The Model
by V. Bruni and D. Vitulano
- the degraded image signal is the zero-mean Radon Projection of the image along the
column axis, called luminance cross-section
- the scratch profile on the cross-section is
well-modelled by a damped sinusoid whose equation is:
where i is the horizontal abscissa (column number), c_{p} and b_{p} are respectively
the column position and brightness of the scratch on the cross-section, k_{p} is
the decay of the line profile and w_{p} is the line width
- the scratch is an area of partially missing data:
its destroying effect
is almost complete in correspondence to the peak of the sinusoid and diminishes
moving away from it, according to the coefficient kp; moreover the higher the
amplitude of the scratch, the more evident is its destroying effect
(measured by the coefficient gamma).
Thus the model is
where I is the degraded image signal and G the original image one
The Algorithm
- Image luminance cross-section computation
- Hierarchical representation on the cross-section
(peaks sequence: maxima for white scratches, minima for the black ones)
- Width Selection: peaks which are mainlobe of sinusoids having sidelobes
distance in the range [3,10] are selected,
- Height Selection: peaks having amplitude over the average
of the heigth of the signal are selected;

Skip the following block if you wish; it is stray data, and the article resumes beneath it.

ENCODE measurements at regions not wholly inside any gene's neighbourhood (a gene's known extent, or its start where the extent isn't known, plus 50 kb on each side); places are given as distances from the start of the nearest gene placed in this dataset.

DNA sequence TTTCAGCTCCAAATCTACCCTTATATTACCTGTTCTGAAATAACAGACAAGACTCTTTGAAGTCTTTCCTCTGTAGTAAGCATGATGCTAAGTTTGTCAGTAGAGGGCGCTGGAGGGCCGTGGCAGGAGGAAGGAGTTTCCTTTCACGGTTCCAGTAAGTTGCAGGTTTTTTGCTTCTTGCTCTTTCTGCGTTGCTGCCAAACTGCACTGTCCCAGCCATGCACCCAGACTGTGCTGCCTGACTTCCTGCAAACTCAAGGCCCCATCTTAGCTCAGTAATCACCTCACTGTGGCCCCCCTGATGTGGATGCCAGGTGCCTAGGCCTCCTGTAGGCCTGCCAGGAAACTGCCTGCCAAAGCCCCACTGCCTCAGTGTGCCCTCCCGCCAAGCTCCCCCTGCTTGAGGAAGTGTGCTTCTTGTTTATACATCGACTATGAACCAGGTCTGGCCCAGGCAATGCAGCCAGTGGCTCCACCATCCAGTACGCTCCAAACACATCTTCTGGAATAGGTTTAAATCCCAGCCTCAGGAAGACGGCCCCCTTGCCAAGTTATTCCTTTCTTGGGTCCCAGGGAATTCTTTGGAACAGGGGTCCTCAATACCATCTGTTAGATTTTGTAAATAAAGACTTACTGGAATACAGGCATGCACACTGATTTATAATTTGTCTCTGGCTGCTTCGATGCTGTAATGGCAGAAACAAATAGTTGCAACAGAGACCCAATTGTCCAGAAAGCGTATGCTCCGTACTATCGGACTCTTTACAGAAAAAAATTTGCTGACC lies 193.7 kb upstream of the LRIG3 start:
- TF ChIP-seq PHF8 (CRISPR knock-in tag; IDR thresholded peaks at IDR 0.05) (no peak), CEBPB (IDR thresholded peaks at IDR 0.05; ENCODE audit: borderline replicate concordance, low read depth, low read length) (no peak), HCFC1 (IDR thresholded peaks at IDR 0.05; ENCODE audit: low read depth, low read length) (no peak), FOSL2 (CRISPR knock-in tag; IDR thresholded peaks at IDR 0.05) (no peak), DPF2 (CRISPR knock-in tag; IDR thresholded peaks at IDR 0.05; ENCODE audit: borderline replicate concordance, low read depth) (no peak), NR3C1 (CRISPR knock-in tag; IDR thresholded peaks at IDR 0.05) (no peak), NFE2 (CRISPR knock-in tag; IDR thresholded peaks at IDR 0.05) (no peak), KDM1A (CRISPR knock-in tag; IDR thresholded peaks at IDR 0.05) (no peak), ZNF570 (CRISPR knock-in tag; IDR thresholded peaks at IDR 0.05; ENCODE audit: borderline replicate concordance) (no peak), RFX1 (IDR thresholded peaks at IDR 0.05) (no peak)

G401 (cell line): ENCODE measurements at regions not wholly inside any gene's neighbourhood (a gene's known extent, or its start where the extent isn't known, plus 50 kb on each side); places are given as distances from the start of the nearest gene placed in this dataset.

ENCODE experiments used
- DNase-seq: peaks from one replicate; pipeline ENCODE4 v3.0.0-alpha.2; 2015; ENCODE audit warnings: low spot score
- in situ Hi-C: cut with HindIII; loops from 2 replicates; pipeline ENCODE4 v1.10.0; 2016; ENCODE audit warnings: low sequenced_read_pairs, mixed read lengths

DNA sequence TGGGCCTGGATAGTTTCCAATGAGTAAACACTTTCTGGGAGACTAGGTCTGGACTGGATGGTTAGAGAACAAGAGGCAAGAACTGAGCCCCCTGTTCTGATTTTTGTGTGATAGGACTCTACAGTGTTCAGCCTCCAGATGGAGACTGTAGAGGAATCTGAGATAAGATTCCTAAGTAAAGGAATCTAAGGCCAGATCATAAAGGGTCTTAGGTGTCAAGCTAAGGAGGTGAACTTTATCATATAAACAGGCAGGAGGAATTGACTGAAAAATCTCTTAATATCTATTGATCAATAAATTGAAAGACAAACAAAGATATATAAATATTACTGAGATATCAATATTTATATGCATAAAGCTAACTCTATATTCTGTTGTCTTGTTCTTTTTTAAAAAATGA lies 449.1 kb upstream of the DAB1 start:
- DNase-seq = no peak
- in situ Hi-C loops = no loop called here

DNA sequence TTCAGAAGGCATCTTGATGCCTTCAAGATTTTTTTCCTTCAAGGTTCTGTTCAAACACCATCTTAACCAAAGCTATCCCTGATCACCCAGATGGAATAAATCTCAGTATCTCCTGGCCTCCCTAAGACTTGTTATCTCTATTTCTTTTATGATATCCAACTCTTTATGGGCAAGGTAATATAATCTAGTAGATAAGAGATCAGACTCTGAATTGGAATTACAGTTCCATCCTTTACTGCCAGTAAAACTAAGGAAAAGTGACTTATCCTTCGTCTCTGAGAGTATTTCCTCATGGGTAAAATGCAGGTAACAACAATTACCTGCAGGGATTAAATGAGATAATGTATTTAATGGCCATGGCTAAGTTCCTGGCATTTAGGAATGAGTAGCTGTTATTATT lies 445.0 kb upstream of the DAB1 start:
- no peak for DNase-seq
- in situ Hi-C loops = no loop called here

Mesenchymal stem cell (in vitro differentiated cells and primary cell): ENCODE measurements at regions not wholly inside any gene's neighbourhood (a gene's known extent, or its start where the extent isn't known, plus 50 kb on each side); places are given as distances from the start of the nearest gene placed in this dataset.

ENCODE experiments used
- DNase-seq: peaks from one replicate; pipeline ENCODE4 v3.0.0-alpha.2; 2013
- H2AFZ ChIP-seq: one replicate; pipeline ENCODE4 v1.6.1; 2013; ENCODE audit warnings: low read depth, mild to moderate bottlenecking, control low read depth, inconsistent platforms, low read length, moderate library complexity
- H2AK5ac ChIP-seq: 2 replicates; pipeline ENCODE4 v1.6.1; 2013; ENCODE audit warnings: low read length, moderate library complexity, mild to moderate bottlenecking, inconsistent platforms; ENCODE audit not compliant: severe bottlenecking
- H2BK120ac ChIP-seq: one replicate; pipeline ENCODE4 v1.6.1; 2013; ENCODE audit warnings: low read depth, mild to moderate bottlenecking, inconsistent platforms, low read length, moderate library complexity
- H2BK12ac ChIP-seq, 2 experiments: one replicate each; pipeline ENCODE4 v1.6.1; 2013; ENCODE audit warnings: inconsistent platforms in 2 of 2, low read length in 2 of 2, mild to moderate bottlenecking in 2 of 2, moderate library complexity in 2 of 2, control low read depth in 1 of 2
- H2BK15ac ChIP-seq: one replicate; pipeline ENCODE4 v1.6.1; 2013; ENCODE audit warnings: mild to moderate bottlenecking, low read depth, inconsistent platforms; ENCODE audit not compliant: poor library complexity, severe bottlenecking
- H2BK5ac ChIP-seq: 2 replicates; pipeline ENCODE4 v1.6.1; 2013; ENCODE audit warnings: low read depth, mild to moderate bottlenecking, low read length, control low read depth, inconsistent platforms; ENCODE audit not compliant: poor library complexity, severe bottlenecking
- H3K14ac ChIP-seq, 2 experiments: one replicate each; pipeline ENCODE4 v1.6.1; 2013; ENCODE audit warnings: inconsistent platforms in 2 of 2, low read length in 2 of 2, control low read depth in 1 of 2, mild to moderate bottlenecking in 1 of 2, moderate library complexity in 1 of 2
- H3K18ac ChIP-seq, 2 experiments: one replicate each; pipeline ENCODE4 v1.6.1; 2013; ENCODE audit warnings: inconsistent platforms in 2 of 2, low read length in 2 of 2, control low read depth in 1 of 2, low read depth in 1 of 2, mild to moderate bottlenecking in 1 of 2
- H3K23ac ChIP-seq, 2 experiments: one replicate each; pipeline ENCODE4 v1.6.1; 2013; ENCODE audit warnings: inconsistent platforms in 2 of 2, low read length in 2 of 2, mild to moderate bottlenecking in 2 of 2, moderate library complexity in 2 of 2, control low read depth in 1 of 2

- Weber's law (Energy) Selection: peaks having an energy value greater than the
minimum one for a perceivable scratch (according to the Weber's law) are selected
- False alarms rejection: lines ending roughly on the image are rejected
Scratches Classification
- Principal Scratches extending vertically on more than 95% of the image
- not alone , having another scratch at distance of few pixels with sidelobes influencing each other;
- alone , viceversa.
- Secondary scratches: length up to 95% of image (They can be alone or not alone)
Experimental Results
The proposed algorithm
- detects principal and secondary scratches because there are not thresholds on the length of the scratch; see the ones in the middle of the
portion of the frame of STAR sequence;
STAR sequence, portion of FRAME no.1
- detects slight scratches thanks to the Weber’s law, expecially if they are alone; see the one at column number 146 of the seventh frame of SITDOWN sequence;
SITDOWN sequence, portion of FRAME no.7
- has no limit on the number of scratches to be detected;
- employs a lower computing time: O(MN) for the cross-section computation and O(N) for the thresholding phases
Slides
(see V. Bruni, D. Vitulano, A Generalized Model for Scratch Detection, IEEE Trans. on Image Processing, Vol. 12, No. 11, November 2003)
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